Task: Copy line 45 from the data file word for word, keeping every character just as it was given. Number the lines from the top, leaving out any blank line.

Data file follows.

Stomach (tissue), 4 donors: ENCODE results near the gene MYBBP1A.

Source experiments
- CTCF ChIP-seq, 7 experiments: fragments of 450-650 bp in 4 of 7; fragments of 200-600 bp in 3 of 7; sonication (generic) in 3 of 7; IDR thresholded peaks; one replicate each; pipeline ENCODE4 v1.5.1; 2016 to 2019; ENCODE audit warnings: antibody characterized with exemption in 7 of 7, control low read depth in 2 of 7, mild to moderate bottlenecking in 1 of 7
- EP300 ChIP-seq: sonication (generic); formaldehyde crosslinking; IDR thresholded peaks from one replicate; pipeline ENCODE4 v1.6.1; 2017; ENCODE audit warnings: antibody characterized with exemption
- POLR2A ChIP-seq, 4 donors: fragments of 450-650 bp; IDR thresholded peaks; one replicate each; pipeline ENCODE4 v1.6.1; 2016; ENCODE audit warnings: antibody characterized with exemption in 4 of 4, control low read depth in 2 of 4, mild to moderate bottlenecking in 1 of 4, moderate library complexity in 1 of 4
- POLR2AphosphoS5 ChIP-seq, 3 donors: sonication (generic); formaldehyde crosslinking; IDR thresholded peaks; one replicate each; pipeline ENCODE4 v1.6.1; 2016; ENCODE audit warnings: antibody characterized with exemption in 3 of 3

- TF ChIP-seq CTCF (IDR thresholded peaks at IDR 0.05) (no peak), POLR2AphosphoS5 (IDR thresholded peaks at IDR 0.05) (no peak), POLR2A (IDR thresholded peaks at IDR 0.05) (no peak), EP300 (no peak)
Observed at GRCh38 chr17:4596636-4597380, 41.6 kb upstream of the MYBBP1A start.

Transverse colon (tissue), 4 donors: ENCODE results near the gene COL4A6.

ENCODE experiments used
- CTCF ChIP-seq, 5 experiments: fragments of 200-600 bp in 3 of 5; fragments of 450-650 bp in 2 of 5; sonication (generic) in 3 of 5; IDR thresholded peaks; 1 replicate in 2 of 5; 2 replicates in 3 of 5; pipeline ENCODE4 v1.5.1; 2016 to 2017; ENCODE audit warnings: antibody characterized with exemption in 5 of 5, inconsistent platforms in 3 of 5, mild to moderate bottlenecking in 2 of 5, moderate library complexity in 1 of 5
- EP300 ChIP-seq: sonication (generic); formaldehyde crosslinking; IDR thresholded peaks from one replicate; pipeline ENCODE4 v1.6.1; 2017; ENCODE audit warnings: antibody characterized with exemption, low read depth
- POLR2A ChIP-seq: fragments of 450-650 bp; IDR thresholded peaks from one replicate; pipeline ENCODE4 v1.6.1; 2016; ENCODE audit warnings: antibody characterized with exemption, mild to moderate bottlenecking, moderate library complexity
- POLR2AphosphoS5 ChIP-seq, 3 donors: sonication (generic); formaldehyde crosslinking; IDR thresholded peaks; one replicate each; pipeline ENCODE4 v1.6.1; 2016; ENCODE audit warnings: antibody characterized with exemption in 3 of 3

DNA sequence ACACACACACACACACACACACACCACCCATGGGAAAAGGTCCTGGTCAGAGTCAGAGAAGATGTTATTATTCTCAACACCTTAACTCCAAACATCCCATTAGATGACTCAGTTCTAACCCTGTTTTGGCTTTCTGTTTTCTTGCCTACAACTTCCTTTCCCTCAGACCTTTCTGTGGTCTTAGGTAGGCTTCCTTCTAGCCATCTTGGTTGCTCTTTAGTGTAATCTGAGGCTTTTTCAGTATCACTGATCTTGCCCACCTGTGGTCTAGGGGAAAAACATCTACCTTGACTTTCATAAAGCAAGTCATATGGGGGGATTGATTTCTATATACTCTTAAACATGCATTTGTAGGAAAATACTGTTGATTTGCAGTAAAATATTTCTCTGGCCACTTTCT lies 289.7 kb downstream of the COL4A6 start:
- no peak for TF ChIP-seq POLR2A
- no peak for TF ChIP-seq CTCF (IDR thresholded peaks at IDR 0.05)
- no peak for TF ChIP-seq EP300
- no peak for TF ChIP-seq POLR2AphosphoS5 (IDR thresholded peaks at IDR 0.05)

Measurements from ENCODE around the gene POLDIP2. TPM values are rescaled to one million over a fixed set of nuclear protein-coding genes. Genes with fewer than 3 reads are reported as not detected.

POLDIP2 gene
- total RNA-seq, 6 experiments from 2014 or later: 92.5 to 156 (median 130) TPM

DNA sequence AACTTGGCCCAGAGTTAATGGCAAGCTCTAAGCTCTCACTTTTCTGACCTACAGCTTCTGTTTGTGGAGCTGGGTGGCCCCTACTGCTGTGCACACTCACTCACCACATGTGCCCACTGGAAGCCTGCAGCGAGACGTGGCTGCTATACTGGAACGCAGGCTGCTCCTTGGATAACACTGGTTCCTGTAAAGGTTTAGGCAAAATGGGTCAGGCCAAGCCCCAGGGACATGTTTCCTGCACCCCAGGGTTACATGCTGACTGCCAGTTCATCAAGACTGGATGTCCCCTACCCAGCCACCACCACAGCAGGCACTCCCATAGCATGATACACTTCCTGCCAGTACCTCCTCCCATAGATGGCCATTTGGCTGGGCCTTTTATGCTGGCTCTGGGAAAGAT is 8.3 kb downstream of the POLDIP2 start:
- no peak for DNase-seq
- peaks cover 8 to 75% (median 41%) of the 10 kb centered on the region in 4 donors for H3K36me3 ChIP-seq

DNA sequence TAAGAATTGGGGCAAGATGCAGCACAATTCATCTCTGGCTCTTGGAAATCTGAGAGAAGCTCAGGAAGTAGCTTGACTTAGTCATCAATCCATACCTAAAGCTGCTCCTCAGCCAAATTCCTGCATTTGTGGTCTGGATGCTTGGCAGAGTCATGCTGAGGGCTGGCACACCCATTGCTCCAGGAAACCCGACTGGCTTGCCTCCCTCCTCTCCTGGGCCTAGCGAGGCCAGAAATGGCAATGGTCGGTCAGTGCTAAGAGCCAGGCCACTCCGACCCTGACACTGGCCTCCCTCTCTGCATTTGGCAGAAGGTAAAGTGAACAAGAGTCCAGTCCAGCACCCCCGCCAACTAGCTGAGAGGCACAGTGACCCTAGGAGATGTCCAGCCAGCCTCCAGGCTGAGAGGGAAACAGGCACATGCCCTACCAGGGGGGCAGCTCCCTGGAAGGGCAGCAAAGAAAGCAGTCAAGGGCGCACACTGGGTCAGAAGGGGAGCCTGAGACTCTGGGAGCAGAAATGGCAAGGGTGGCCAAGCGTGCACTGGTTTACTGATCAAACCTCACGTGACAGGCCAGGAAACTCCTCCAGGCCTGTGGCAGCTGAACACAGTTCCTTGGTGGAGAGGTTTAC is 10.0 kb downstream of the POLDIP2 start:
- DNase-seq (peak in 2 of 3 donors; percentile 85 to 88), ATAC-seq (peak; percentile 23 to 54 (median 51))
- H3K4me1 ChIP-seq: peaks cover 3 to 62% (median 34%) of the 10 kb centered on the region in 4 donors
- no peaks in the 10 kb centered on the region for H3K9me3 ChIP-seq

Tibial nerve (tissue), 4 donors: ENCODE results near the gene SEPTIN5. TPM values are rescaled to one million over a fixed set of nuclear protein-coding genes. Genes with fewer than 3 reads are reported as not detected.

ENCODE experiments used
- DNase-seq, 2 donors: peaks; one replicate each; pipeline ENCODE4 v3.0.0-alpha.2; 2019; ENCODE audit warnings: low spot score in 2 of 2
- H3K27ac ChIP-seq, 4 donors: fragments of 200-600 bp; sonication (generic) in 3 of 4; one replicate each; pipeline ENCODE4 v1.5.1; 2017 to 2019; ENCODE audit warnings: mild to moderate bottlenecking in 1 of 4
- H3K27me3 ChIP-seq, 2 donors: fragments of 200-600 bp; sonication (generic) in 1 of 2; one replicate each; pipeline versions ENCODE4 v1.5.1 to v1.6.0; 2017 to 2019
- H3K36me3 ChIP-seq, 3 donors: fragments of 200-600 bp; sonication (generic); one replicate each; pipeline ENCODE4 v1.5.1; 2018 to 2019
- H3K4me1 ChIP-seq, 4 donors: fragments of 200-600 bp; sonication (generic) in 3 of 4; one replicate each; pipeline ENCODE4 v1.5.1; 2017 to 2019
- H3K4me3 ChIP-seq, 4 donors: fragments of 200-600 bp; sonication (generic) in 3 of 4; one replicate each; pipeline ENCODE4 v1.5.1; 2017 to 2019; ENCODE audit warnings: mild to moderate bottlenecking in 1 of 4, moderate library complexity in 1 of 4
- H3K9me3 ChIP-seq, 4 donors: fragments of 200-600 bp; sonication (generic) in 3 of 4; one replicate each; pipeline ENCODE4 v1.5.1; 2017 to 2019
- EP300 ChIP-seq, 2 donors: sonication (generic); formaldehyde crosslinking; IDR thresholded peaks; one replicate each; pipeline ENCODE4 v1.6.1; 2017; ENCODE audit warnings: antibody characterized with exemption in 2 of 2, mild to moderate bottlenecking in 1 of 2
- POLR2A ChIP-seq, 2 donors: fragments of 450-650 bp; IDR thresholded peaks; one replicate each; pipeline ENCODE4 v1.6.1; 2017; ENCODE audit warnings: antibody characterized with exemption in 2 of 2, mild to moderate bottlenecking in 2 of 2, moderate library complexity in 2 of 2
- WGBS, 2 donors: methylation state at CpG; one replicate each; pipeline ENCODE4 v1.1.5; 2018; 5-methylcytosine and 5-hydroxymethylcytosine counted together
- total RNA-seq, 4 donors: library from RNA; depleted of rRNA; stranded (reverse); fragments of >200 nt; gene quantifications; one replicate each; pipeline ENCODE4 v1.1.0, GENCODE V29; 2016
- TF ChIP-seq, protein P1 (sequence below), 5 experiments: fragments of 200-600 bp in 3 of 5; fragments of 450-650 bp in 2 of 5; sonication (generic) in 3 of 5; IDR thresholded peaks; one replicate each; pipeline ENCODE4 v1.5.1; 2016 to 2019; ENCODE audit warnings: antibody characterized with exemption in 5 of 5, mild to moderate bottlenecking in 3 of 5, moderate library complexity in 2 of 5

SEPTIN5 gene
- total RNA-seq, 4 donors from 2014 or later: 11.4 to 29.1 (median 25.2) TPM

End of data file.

- total RNA-seq, 4 donors from 2014 or later: 11.4 to 29.1 (median 25.2) TPM